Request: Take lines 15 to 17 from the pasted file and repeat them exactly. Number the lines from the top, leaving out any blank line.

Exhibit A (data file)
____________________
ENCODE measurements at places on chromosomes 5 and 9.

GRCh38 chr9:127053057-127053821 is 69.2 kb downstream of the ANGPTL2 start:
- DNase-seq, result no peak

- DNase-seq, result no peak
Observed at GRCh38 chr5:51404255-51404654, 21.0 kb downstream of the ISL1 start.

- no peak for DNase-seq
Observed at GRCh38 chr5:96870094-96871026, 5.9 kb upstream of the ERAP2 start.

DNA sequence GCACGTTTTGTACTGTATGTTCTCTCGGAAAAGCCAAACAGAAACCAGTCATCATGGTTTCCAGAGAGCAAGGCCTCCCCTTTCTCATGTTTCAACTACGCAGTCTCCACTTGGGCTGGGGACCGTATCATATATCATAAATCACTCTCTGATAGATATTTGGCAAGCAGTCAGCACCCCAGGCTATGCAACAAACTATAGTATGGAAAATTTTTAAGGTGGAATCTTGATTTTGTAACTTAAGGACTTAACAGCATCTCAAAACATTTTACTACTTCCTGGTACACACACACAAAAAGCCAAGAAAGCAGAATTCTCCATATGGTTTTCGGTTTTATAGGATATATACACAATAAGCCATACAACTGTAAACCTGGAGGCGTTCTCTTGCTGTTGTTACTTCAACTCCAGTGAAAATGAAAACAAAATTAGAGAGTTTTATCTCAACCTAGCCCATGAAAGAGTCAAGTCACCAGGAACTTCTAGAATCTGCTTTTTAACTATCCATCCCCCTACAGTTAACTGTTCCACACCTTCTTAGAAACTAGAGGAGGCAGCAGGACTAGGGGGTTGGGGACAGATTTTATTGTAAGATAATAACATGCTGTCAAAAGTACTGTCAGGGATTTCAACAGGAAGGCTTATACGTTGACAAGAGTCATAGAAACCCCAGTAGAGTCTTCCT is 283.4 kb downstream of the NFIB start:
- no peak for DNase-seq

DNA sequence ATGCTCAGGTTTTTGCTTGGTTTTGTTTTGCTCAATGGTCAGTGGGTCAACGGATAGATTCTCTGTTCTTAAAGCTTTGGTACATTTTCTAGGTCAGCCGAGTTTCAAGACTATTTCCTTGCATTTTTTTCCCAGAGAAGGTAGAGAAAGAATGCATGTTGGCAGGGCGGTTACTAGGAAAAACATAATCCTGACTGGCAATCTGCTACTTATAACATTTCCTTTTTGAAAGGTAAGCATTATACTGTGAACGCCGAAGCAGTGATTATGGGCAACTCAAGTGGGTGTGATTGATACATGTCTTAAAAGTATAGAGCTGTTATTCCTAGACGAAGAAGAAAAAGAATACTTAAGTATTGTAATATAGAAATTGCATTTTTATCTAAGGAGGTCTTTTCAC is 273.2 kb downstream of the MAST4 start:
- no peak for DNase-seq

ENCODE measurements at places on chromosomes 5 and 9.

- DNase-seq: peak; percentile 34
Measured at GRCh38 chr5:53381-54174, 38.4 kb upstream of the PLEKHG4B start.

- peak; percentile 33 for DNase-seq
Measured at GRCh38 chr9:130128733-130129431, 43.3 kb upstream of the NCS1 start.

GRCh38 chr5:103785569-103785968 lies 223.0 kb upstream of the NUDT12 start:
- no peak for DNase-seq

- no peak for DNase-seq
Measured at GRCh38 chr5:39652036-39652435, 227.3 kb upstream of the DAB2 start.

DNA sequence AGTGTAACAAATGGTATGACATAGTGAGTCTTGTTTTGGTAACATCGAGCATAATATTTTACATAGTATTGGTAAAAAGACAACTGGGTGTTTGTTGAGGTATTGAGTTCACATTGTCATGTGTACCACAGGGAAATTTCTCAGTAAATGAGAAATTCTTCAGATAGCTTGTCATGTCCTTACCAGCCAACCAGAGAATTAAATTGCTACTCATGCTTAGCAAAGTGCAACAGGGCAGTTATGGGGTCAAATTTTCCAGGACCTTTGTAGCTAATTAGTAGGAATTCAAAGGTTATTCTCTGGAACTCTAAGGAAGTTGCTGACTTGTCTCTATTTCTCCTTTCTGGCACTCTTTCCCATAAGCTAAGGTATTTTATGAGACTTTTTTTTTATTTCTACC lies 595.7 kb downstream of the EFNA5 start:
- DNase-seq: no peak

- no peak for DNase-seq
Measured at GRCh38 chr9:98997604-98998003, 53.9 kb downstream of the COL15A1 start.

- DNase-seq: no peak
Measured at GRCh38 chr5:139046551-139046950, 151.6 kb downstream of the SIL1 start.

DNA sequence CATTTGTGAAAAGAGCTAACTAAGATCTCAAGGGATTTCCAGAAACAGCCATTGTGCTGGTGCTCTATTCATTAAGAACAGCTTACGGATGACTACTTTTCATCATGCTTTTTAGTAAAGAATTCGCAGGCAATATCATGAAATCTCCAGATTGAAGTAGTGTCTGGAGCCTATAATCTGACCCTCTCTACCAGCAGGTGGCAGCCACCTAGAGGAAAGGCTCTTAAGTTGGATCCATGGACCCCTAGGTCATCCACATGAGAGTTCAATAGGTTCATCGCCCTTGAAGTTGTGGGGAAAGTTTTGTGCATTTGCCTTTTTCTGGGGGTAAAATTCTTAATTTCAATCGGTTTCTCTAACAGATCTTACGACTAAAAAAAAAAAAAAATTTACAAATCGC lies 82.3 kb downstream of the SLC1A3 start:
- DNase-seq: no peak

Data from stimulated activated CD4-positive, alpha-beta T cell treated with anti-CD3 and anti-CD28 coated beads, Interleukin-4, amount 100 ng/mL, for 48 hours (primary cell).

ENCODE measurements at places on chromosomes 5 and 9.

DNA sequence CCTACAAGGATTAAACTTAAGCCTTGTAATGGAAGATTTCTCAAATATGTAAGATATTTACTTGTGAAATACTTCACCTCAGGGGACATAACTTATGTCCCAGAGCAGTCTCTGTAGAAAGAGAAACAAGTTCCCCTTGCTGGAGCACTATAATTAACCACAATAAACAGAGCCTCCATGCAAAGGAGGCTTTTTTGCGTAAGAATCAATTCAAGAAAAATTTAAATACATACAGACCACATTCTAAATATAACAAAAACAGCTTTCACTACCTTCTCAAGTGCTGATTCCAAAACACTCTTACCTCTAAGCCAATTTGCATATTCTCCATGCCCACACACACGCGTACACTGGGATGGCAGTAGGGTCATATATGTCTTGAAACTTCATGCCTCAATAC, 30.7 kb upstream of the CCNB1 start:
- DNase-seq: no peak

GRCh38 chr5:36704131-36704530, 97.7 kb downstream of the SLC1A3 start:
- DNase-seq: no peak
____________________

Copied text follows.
- peak; percentile 33 for DNase-seq
Measured at GRCh38 chr9:130128733-130129431, 43.3 kb upstream of the NCS1 start.

GRCh38 chr5:103785569-103785968 lies 223.0 kb upstream of the NUDT12 start: